Norman Timbs in the original Streamliner he built in 1948. It’s powered by a Buick Inline 8 engine.
Town & Country S(exy?) … no, but Special for a family
Are minivans sexy? No, but they are family friendly and if you have a large family, well, sexy may be something you’re needing to put behind you.
Chrysler, via its Dodge and Plymouth brands at the time, started the minivan movement decades ago and still has the segment nailed.
My test van, a Chrysler Town & Country S, was as sexy as a van can be, which means it looked good in its monochromatic dark red paint scheme with black headlight bezels and grille, smoky black chrome wheels and chrome trim strip along each side.
At its core the T&C is strong with a powerful 283-horse 3.6-liter V6 that delivers 260 ft.-lbs. of torque. Even with kids and luggage aboard it’ll get to highway speeds with authority and provide reasonably smooth shifts via its 6-speed automatic.
Ride, due to its monster 121.2-inch wheelbase and compliant suspension is comfortable, even on rotting Midwestern roads.
But let’s be honest here, a minivan is all about what goes on inside, about comfort, safety (a 5-star rating here) and conveniences to keep junior and his or her siblings at peace while the parents shuttle them to and fro.
I have never been a fan of French engineering
Ad from my collection
I have first-hand experience with my mother owning a Renault Alliance and then me owning an Encore. This was the big deal about the partnership with American Motors and Renault. The cars were a hit out of the gate with the Alliance named Motor Trend Car of the Year but it all went down after that. Mom had the 1.4L engine in her car and I thought it sounded like a sewing machine. I opted for the 1.7L in my Encore and the car could still only barley get out of its own way. I did like the manual shift. The cars had a bunch of issues but it basically came down to cheap materials and bad engineering. Did you know that the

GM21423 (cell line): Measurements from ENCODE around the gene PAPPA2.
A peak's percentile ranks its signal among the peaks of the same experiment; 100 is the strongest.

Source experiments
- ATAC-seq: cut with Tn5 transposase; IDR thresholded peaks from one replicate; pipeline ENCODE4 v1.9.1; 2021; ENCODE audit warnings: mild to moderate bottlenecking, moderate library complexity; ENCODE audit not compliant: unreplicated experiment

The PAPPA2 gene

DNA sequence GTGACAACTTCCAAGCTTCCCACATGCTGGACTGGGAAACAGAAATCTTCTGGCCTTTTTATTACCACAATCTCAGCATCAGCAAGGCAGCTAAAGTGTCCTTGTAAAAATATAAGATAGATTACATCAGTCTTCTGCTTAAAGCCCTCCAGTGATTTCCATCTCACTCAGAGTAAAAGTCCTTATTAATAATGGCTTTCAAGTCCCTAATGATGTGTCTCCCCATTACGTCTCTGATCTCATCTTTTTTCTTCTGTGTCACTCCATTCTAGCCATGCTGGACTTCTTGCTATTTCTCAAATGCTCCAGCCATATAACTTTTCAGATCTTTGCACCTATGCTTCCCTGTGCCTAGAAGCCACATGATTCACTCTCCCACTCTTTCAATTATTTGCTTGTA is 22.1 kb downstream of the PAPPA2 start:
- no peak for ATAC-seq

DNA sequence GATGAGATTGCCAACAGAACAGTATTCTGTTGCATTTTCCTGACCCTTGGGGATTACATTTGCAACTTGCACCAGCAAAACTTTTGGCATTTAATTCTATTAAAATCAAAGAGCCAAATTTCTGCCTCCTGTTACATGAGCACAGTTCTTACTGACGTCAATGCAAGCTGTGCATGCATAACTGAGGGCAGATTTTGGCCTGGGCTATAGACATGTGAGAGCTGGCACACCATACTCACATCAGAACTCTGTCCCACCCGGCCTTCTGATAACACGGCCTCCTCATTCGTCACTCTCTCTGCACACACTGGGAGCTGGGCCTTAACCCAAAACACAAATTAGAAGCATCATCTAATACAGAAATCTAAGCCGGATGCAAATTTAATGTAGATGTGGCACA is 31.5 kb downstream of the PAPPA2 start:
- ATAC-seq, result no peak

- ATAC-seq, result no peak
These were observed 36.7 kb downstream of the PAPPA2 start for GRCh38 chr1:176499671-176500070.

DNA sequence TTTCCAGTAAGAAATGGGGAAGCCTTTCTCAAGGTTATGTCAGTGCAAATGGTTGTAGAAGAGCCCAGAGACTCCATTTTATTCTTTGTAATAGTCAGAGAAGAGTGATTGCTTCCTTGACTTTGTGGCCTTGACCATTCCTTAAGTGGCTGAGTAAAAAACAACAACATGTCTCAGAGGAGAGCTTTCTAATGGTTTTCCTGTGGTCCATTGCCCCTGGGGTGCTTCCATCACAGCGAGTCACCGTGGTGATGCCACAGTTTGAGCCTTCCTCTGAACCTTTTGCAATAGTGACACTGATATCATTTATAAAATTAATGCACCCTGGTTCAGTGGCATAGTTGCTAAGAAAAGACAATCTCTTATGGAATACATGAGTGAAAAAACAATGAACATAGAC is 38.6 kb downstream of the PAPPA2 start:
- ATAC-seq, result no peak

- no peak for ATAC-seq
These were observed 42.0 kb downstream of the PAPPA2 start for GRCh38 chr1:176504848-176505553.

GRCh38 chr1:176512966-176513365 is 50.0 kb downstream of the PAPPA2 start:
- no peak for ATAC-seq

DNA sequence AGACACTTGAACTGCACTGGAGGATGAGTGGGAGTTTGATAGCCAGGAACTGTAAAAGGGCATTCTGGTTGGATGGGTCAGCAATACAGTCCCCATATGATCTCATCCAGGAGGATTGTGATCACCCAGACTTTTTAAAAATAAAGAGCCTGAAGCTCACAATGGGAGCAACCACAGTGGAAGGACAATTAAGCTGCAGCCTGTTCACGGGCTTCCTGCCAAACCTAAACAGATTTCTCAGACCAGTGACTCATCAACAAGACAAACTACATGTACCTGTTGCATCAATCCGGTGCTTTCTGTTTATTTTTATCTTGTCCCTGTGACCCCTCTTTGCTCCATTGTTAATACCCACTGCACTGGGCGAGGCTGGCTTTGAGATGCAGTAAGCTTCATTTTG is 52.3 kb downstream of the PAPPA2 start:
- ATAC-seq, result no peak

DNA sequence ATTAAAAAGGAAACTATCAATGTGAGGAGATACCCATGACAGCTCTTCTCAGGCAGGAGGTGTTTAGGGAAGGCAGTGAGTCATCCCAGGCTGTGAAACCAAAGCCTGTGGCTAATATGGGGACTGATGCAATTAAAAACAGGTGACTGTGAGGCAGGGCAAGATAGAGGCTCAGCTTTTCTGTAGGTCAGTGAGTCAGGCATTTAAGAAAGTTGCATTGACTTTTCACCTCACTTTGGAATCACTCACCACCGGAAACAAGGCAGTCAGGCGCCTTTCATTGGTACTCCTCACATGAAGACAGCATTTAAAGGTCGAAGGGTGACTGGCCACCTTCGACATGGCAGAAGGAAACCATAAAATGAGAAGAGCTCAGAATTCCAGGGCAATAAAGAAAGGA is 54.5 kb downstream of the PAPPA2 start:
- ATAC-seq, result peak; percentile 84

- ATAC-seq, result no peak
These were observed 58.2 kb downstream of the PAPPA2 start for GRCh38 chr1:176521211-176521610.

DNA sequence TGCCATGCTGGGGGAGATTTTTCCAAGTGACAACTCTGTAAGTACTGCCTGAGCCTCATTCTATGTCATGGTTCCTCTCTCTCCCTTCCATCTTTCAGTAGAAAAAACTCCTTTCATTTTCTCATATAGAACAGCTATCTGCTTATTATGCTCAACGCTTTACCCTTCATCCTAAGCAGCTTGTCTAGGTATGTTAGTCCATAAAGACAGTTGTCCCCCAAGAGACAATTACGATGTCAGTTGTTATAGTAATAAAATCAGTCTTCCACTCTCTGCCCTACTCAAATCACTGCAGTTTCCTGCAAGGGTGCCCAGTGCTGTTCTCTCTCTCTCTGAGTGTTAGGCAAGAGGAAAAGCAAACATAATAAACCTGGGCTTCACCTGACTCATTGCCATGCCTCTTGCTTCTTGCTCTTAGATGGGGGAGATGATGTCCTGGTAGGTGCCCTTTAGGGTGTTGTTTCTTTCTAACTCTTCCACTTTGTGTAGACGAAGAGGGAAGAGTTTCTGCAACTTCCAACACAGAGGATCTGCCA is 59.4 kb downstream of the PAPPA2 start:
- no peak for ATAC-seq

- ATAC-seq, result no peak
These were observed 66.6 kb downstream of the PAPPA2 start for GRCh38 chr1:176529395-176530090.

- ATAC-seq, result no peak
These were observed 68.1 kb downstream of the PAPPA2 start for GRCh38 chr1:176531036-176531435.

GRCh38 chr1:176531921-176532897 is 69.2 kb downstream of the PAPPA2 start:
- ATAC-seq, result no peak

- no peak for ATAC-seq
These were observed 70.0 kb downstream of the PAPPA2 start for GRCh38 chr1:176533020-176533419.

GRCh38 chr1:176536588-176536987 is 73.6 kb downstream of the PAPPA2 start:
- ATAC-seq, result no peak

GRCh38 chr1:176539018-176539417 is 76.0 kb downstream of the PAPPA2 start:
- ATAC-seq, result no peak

Audi’s sporty A3 TDI gives gas pumps the finger!
Not much for looks, but the A3 is fun to drive and offers excellent fuel economy!
Boxy, compact and easy on fuel … yawn, that sounds like your typical econobox, but for one key trait, the Audi A3 handles like a sports sedan.
That’s what it is, an entry-level sports sedan somewhat along the lines of a small BMW, just not a BMW. Handling is excellent and as good as, or better than, any other small sports sedan in the $32 grand neighborhood, except a BMW.
Yet that’s OK, because it costs less and the red test model also had another big plus that a BMW won’t, a mostly entertaining clean diesel engine.
Mine was the TDI, which translates to a 2.0-liter turbo diesel that starts at $32,600, and adds an $895 delivery charge. But equipped, as this one was, with the Premium Plus package, you tack on $2,550. With a $2,600 Audi MMi navigation package the test car settled at $38,645.